Dewar building formidable campaign machine across country
NDP leadership candidate Paul Dewar steps up his French-language training, moved in with his instructor for a week.
The Hill Times photograph by Jake Wright
NDP leadership candidate Paul Dewar.
PARLIAMENT HILL—As NDP leadership candidates Brian Topp and MP Thomas Mulcair have been grabbing headlines, NDP leadership candidate and MP Paul Dewar is building a formidable campaign machine across the country.
A spokesman for Mr. Dewar’s (Ottawa Centre, Ont.) campaign says it polled thousands of party members before the holidays, established paid and unpaid campaign leaders and organizers across the country, and has introduced Mr. Dewar to New Democrats in nearly every corner of every province.
Mr. Dewar has been so determined to brush up on his French-language skills that he moved in with his male volunteer language tutor for an entire week before Christmas.
If the campaign Mr. Dewar is running were scripted into a political backroom movie, Mr. Topp, the former party president who suggested the race might be boring, could use a different word for the title.
Sun News reporter David Akin drew New Democrat attention over the holidays with a blog that made many rounds as the first widely-circulated assessment of the eight leadership candidates, perhaps not so much to the liking of Mr. Topp, placing him as it did somewhere neither at or near the head of the pack.
“The conventional narrative you may have read is that there is a top tier of candidates and a bottom tier of candidates,” Mr. Akin wrote.
“In fact, it seems more likely that there are really three tiers of candidates,” he said. “A trio of candidates are doing very well and are clearly separating themselves from the pack when it comes to more first-ballot support. That trio is Thomas Mulcair, Peggy Nash and Paul Dewar.”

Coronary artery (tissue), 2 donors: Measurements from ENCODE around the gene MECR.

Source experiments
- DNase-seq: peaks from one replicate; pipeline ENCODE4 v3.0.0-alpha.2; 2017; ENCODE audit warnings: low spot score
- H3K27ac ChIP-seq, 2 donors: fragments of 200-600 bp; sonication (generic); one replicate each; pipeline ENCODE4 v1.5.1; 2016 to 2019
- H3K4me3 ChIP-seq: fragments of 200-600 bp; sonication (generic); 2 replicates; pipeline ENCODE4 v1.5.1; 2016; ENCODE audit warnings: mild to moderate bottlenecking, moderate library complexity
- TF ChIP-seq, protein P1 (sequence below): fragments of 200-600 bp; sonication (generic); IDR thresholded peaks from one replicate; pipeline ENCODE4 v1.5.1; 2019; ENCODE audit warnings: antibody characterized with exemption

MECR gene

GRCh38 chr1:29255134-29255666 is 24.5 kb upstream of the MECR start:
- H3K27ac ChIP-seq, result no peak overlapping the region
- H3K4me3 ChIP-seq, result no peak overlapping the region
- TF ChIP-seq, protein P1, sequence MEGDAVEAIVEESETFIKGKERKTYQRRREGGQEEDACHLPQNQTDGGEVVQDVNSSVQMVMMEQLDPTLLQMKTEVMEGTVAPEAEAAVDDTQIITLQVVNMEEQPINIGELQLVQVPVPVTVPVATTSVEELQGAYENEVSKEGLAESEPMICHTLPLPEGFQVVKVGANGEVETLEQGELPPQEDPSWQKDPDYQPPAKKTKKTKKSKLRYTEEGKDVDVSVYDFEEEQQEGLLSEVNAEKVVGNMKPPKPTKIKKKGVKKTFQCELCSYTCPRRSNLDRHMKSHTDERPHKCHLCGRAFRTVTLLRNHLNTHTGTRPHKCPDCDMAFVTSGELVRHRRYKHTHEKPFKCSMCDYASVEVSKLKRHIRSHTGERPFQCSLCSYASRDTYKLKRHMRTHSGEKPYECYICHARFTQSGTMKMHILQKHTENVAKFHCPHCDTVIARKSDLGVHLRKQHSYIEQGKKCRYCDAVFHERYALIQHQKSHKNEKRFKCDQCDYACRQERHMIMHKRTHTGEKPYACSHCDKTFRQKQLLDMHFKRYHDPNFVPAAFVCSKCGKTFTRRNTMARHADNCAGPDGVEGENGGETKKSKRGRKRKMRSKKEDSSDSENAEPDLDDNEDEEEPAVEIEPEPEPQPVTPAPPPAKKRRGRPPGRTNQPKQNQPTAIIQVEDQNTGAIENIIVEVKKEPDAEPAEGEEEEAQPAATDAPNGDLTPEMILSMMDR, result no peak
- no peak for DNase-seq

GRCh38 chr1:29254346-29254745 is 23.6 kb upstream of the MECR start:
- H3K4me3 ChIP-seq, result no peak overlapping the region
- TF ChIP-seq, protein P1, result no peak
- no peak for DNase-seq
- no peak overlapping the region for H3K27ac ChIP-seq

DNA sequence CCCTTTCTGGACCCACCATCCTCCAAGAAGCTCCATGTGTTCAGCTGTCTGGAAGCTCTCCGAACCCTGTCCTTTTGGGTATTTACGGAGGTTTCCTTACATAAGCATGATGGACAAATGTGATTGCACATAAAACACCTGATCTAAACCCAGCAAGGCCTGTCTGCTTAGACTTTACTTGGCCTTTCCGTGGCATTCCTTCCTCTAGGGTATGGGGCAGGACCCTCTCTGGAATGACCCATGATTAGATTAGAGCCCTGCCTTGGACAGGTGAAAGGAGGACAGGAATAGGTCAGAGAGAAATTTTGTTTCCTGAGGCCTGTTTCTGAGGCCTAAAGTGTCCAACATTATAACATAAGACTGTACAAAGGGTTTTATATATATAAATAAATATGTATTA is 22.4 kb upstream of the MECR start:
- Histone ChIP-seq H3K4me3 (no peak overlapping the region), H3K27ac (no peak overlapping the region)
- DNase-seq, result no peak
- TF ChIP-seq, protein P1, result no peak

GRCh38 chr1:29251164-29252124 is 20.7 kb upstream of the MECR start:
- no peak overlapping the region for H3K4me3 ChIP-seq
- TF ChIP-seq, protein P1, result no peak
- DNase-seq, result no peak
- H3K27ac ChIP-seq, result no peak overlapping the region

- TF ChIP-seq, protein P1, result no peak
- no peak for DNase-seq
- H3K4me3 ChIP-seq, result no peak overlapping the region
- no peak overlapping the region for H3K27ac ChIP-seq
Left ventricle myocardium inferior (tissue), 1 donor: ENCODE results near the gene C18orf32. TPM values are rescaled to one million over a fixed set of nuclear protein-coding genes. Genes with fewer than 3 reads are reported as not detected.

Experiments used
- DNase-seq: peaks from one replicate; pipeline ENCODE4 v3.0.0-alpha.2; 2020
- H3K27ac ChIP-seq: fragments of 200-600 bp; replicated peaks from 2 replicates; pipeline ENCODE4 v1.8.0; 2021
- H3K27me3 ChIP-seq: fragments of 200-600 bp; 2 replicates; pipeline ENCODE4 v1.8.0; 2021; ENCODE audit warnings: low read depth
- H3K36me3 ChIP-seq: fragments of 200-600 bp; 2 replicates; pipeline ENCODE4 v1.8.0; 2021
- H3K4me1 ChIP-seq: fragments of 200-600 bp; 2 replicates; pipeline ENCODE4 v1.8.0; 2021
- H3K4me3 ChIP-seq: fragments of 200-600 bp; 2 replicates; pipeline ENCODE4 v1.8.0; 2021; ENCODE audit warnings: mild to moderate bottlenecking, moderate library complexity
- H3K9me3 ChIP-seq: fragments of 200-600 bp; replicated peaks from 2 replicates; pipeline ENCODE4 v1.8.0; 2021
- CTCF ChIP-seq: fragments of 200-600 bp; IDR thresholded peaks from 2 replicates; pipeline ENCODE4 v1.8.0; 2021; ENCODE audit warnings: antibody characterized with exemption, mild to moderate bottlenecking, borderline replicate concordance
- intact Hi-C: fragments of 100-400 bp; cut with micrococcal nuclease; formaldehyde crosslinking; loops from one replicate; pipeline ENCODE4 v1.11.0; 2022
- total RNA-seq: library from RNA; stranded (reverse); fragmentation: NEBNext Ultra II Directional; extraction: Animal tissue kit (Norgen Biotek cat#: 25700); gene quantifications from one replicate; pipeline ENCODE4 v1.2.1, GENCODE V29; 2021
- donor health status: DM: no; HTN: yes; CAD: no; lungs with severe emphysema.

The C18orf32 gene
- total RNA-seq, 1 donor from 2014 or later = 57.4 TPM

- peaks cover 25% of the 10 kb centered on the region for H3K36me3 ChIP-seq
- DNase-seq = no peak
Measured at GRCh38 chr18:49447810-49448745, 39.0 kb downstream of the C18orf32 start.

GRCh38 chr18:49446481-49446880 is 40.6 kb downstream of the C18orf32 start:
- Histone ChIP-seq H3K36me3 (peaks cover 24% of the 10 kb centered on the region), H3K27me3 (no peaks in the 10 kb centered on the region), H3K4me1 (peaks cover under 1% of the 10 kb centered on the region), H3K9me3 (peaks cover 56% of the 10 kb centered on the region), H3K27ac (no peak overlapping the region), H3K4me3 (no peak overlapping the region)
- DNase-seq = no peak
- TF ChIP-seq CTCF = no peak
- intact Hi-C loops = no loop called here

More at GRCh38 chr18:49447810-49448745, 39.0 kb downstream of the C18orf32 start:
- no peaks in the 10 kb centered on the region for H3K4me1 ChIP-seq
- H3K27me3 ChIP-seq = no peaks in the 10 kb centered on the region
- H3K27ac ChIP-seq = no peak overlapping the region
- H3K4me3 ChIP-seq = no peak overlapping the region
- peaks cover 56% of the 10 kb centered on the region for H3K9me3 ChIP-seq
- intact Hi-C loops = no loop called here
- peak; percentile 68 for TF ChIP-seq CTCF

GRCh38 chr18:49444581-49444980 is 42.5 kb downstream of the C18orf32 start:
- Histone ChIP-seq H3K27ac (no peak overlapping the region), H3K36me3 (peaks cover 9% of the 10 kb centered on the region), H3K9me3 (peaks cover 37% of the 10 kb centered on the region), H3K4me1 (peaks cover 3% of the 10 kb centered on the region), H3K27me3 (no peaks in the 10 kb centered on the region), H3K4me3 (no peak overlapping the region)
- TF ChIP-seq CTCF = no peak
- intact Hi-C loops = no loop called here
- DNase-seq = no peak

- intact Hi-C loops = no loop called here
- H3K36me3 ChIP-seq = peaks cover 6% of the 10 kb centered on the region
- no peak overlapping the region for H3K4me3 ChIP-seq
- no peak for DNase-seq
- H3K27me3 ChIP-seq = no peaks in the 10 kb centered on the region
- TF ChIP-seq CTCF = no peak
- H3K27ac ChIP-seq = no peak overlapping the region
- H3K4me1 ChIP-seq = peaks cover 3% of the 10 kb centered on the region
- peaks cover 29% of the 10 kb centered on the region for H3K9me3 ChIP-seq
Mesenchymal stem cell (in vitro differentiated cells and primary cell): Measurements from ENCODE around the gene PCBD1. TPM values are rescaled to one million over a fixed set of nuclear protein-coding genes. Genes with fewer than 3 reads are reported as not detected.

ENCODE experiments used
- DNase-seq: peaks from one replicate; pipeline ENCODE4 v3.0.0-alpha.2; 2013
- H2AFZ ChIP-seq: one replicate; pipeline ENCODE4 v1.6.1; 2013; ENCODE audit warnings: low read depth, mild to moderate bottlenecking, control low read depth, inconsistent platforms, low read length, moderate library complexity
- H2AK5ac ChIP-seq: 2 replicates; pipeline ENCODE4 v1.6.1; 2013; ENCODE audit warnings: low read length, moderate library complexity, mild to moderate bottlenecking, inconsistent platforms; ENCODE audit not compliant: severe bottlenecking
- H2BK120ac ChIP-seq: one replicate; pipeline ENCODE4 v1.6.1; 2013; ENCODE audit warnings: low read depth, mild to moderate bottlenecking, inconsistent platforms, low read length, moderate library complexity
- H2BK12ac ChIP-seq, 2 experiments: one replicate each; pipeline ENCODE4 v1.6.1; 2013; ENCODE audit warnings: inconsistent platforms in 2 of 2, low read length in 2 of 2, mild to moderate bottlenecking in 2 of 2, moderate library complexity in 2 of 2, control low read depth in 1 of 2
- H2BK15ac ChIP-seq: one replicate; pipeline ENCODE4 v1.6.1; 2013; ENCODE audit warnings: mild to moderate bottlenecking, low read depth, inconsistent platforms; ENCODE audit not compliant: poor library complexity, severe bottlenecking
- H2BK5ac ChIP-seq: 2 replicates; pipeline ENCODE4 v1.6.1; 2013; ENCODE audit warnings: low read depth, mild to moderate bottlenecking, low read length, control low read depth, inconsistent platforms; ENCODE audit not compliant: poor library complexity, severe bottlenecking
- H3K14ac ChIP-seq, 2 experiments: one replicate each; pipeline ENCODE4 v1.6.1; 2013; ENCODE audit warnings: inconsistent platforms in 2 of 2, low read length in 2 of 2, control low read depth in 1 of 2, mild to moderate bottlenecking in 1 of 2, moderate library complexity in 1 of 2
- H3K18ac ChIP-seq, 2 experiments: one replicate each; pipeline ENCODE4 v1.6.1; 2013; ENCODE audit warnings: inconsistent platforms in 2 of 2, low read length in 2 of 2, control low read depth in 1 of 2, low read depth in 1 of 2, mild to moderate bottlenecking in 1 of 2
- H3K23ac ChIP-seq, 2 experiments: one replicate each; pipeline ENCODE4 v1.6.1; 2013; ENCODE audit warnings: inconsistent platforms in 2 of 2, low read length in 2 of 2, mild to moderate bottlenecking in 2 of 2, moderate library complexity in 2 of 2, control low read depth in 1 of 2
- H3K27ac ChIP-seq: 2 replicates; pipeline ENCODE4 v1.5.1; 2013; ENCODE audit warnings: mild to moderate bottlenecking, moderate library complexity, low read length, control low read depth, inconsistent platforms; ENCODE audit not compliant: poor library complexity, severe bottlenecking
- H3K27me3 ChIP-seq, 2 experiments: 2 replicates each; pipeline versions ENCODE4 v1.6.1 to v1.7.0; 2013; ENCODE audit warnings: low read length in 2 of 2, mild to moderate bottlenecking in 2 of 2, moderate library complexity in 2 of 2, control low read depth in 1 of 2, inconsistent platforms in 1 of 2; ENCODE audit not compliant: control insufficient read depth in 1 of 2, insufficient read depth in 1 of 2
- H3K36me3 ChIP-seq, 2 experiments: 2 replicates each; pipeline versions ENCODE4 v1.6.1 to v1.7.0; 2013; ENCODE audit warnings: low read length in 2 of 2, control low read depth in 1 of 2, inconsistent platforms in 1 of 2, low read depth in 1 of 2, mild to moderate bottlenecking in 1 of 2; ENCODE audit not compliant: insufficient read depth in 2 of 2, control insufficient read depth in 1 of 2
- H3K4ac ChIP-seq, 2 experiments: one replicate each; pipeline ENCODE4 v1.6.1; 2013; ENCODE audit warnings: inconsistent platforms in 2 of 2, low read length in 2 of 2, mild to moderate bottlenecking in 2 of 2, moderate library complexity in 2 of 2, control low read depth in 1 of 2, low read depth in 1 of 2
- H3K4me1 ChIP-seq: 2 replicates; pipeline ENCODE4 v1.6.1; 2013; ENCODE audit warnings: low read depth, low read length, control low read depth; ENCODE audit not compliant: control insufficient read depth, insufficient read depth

That column and other stories since Christmas have drawn a fresh round of reporting and opinion writing about the race, which seemed to lull into near silence following the first official leadership debate in early December in Ottawa.
But Joe Cresse, spokesman for Mr. Dewar’s campaign, told The Hill Timesthat, at least with his team, nothing could be further from the truth, behind the scenes and from the moment Mr. Dewar announced his candidacy at the Lord Elgin Hotel in downtown Ottawa.
Even though Mr. Dewar handles himself perfectly well without need of interpreters in scrums and Commons committees, there is little question he was not as smooth and comfortable as he could be in the other official language, despite his upbringing in Ottawa in the midst of a highly-political family.
Mr. Cresse said Mr. Dewar’s French tutor, whom he did not identify, has been travelling with him throughout the campaign, and the list of stops is long.
In the first three months of the campaign, Mr. Dewar has visited 41 cities and towns across the country, attending 89 events.
As he was meeting and greetings hundreds and hundreds of New Democrats face to face, his campaign, under the management of one of the best known election directors in the party, Dan Mackenzie, who once worked with Mr. Topp at ACTRA’s Toronto region office, where Mr. Topp was director, established paid lead organizers in every major city, as well as key regions, Mr. Cresse said.
The Dewar campaign has 60 organizers in Ottawa alone, covering eastern Ontario as well as West Quebec.
Over two weeks in December, the campaign telephoned 12,000 NDP members, covering all 10 provinces.
“The first phase of the campaign was putting an infrastructure in place, and the ground game, in order to win a seven-month leadership campaign, in addition to introducing Paul,” Mr. Cresse said.
From the telephone canvassing and voter identification, as well as anecdotal remarks and insider talk, Mr. Cresse said the view inside the campaign matches opinions expressed by Mr. Akin, as well as those by Postmedia columnist Stephen Maher, who also placed Mr. Topp in the middle of the pack over the holiday break this week.
“Everything that I’m hearing is similar to what I’m reading, which is that Topp, you know, it’s a lot of air but it’s not a lot of ground support,” said Mr. Cresse.
“In a ranked ballot leadership race, which this is, the question is who has growth potential, so not just who is very strong in terms of peoples first choices, but also who is very strong in terms of the second choice. No one is going to win this thing on the first ballot, I can assure you. The question is, who is going to be able to grow.”
“what we’ve been hearing is that Paul is very strong on first ballot, but even stronger on second,” Mr. Cresse said.